Louise Speaks: Our first outing was to the Fort Verde State Historic Park. It was just down the road from our camp ground so we packed a sack lunch and away we went. I had arranged to have a tour for our group telling us the history of this military base. The idea of the tour was to experience life through the eyes of a frontier soldier. The fort was a base for General Crook’s U.S. Army scouts and soldiers in the 1870s and 1880s. From 1865 – 1891, Camp Lincoln, Camp Verde and Fort Verde were home to officers, doctors, families, enlisted men, and scouts. This park is the best-preserved example of an Indian Wars period fort in Arizona. Several of the original buildings still stand and living history tours like what we have scheduled gives visitors a glimpse into Arizona’s history. Today we experienced three historic house museums, all furnished in the 1880s period, that are listed on the National and State Register of Historic Places. The former Administration building houses the Visitor Center with interpretive exhibits, period artifacts from military life, and history on the Indian Scouts and Indian Wars era. There is even a room with authentic clothing that we could even play dress up. Several members of our RV group did just that.
This is a park that attempts to preserve parts of the Apache Wars era and it’s fort as it appeared in the 1880s. The park was established in 1970 and was added to the National Register of Historic Places a year later. Settlers in the mid-19th century near the Verde River grew corn and other crops with the prospect of getting good prices from nearby Prescott, which was at that time, the territorial capital. Nearby miners were also interested in buying the crops that were available. The rapid increase in population for the mining economy disrupted the hunting and gathering environments of the local Indian tribes. In turn, they raided the farmers’ crops for food.
The farmers requested military protection from the United States Army and, in 1865, although Arizona was still only a territory, the infantry arrived. They set up several posts over the next few years. After approximately 1,500 local natives were placed on a reservation by 1872, the army’s role changed from protecting the settlers to ensuring that the Indians stayed on the reservation. The last major military engagement with uprising natives took place in 1882 at the Battle of Big Dry Wash.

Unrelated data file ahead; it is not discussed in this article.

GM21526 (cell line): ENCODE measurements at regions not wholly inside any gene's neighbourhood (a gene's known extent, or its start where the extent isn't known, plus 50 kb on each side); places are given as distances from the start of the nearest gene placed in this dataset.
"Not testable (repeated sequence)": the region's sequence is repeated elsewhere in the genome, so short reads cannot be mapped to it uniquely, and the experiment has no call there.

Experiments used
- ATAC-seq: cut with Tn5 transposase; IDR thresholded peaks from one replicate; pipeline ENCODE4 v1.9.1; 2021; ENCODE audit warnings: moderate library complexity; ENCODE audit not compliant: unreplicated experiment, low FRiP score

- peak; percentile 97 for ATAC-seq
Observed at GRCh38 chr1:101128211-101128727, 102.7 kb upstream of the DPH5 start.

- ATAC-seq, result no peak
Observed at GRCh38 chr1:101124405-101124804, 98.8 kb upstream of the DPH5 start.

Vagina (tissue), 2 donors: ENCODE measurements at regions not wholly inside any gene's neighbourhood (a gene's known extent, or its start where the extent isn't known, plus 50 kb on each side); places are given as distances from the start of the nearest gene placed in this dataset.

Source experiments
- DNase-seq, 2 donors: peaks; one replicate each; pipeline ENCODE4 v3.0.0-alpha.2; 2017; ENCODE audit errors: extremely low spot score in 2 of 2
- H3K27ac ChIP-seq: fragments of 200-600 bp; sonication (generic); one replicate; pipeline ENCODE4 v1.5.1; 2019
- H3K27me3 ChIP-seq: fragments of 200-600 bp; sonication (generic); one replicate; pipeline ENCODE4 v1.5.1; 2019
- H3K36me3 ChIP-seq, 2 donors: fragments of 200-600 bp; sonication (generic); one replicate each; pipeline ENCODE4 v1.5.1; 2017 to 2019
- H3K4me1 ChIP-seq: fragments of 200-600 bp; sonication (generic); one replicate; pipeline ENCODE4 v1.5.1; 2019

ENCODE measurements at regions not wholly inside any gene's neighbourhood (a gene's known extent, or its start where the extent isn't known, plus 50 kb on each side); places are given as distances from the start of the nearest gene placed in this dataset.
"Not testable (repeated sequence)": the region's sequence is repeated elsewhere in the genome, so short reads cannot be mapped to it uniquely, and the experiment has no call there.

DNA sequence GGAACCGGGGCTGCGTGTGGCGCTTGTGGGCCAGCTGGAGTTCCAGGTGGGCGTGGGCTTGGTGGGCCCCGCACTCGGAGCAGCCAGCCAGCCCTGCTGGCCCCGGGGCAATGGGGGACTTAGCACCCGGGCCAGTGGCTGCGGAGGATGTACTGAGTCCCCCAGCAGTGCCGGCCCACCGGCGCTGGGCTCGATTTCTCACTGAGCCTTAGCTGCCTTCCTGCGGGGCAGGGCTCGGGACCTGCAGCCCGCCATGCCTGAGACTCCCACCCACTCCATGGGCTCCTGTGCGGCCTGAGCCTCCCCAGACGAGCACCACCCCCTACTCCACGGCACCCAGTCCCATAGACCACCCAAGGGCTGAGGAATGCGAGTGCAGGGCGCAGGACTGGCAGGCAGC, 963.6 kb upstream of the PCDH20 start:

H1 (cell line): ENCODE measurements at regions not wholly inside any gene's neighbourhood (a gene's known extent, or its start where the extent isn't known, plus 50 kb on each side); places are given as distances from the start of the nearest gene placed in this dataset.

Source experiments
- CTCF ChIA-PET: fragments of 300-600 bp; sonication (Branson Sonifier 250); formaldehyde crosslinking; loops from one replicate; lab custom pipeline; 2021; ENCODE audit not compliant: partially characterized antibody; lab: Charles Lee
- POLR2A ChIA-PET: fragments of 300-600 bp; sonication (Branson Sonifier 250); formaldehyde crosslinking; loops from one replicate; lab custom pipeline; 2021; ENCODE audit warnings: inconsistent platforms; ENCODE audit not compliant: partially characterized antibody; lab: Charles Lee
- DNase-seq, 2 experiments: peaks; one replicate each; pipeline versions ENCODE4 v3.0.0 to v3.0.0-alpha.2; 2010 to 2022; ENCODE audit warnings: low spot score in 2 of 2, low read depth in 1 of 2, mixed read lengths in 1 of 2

The fort was never enclosed by walls or stockades, and it never saw fighting on site. At its height, it consisted of twenty-two buildings, only four of which survived until 1956, when local citizens created a small museum in the administration building. They later donated the buildings and ten acres as a State Park.
Some of the buildings were built with pice, which is large adobe slabs cast within wooden frames, rather than assembled from the more familiar individual adobe bricks. The buildings remain and you are able to go inside and see just how the military lived. Some quarters for the officers are very formal and elegant looking, while the quarters to the enlisted men were very simple. At one time there were buildings for the married men and their families but those burnt and were never rebuilt.
The tour was very authentic as the guides dressed up in the attire of the times. The first building, which was the administration building, houses several rooms of a museum showing uniforms and fire arms. Volunteers share their knowledge of the weapons and describe in detail all the uniforms that are on display. There are chronological charts to show the history of the fort and it shows how the Indians helped the military and were part of the US Army.
The fort is right in town, and the residents show how proud they are to be a part of this piece of history. There are huge Ramada’s where we stopped to have our sack lunch. This really was a great stop and the group seemed to enjoy finding out yet another piece of Arizona history. I highly recommend stopping by this state park if you are ever going north or south on the I-17 between Phoenix and Flagstaff.